Tell the result to patient (no history or examination)
    Outline further management
    (I failed this station, because I couldn’t figure out the findings [are we supposed to interpret a renal CT scan?]. I said it might be an ectopic kidney or a renal tumour, referred to urologist. Actually this was a horse-shoe kidney).

    11. (Recurrent lower limb weakness in a diabetic): GP setting. A middle aged man with type1 diabetes and hyperlipidaemia comes with recurrent weakness of leg on one side.
    Task: Take relevant history
    Ask examiner for physical findings you want
    Talk to patient
    40 yo man having type 1 diabetes for 12 years, well controlled on insulin (I asked for the diabetic book), has H/O recurrent weakness of one leg over past few months. Persists few hours and then goes off by itself. In between he remains well. No other symptoms of stroke like hemiparesis, dysarthria, and loss of consciousness. No visual disturbances. No other medical condition, on insulin only. His lipid levels are within normal limits now with dietary manipulation. No eye, renal or neuro complications of diabetes. Examination findings are all normal now (I included carotid auscultation, funduscopy and neuro exam of limbs). I explained this was a TIA, which is a mini stroke (drew picture to explain vascular narrowing) and can lead to a complete stroke. So needs hospitalization for investigation and observation. Will call the medical Registrar and arrange bed.

    12. (Chest pain and faintness): GP setting. A 42 yo man presents with central chest pain for one week.
    Task: Take history
    Ask examiner for physical findings you want
    Talk to patient
    Before entering into the room, my DD were AMI, pericarditis, PE, pneumothorax, peptic ulcer, pancreatitis etc. The man said he is ok to tell the history without analgesia, so I went ahead (didn’t ask examiner about vital signs). He has pain in upper chest centrally for last 1 week, radiating towards neck, not to upper limbs. It was dull, started gradually and then increasing over past few days. It’s not related to time of the day, food intake or his position. No vomiting or fever. He doesn’t have any breathing difficulty, but says feels tired. Hasn’t taken any medication for this pain. Didn’t have similar pain in the past, but has reflux for last few years for which he takes Ranitidine on and off- it helps to some extent. Normal appetite, no loss of weight. No stress at work or home. Non-smoker, casual alcohol, no illicit drug. I couldn’t come to a conclusion from history, asked about urinary symptoms- no, bowel- black for last few days. Asked patient how he was feeling- said had fainting on and off for last 24 hours. Immediately asked examiner about exam findings- pale looking, P100, BP 90/55, T37, RR18, no oedema or jaundice, no hepatosplenomegaly, no signs of chronic liver disease, lungs clear, no murmur. I was puzzled. Said it’s a bleeding from upper gut, stomach or above- probably due to bleeding peptic ulcer. Patient will need immediate hospitalization for blood transfusion, IV fluid, investigation and further treatment. I will contact the hospital, call an ambulance and open an IV line to start fluid before transfer.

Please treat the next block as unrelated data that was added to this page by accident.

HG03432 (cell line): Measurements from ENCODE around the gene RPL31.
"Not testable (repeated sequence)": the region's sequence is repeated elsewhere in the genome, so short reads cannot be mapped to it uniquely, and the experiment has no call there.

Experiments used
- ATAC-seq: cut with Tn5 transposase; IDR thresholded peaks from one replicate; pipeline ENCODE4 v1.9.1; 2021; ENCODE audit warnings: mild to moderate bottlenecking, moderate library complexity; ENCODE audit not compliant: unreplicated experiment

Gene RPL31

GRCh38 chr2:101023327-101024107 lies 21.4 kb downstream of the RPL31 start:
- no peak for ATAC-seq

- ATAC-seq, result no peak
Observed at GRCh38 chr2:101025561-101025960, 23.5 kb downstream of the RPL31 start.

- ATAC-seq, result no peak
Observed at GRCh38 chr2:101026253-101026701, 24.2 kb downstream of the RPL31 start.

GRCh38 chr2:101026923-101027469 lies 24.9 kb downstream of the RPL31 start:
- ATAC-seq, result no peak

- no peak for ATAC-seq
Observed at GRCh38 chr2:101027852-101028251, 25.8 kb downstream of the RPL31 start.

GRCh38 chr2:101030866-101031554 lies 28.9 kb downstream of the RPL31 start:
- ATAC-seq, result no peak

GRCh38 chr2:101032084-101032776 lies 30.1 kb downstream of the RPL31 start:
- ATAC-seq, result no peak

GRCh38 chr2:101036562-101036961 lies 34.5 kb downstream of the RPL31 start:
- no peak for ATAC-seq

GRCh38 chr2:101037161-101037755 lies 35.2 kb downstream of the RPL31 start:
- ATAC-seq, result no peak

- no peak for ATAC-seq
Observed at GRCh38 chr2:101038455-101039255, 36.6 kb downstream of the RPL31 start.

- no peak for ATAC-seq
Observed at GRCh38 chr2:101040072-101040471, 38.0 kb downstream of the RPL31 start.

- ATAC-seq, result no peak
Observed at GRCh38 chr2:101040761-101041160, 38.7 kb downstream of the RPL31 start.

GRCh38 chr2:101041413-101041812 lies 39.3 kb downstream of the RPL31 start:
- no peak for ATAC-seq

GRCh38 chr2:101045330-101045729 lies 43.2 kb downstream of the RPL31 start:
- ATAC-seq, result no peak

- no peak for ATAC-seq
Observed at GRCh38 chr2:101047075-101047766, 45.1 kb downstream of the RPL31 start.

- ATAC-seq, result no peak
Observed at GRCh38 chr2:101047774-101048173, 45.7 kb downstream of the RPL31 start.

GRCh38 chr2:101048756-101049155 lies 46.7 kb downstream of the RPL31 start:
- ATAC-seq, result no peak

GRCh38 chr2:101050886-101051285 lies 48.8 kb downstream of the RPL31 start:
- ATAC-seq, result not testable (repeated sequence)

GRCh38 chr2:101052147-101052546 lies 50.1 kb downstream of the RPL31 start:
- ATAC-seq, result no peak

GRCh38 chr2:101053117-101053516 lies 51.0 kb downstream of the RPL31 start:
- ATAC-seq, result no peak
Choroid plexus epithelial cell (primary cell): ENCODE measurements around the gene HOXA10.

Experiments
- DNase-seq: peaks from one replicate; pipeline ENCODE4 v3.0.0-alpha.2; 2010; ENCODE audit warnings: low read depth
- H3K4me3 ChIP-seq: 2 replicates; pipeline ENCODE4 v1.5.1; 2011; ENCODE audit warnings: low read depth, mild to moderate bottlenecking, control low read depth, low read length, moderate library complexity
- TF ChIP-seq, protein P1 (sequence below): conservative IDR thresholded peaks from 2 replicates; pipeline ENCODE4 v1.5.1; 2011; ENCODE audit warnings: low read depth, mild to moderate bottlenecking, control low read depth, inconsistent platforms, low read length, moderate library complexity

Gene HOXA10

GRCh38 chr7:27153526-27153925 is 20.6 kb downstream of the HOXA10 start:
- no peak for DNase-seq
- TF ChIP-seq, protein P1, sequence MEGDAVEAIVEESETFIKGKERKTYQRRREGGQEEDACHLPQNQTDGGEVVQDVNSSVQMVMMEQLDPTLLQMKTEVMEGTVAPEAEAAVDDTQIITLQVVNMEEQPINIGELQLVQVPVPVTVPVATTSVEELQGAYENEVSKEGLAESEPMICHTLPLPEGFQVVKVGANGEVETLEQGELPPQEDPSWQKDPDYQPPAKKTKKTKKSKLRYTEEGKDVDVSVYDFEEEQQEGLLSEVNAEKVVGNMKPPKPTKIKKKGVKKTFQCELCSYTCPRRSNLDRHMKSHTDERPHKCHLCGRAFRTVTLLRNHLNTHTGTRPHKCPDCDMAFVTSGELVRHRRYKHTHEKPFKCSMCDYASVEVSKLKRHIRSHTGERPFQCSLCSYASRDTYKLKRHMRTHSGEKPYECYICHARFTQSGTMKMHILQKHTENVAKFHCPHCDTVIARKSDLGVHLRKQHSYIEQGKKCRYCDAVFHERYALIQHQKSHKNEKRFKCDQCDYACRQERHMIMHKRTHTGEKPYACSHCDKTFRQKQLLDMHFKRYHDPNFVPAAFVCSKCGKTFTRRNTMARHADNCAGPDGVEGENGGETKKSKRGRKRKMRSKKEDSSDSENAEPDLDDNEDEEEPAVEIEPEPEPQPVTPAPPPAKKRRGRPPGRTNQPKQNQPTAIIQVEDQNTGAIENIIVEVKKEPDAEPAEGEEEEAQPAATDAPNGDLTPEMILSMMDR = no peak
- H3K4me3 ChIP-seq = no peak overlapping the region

(I failed this station, as expected. I don’t know yet what exactly it was).

    13. (Duodenal ulcer): A 43 yo man, who is a busy courier had an upper g.i. endoscopy done for abdominal pain. Test for H. pylori was positive. The gastroenterologist has sent the endoscopy picture (photo outside room) to you which shows a duodenal ulcer.
    Task: Take relevant history
    Explain the condition to patient & manage
    The diagnosis was given, so this was a communication station. I took brief history re the symptoms, covering the risk factors for peptic ulcer, complications and treatment received in the past. Outlined the treatment plan and things to avoid. Gave pamphlet and follow up plan. The examiner asked me the drugs of triple therapy including the dosage and duration.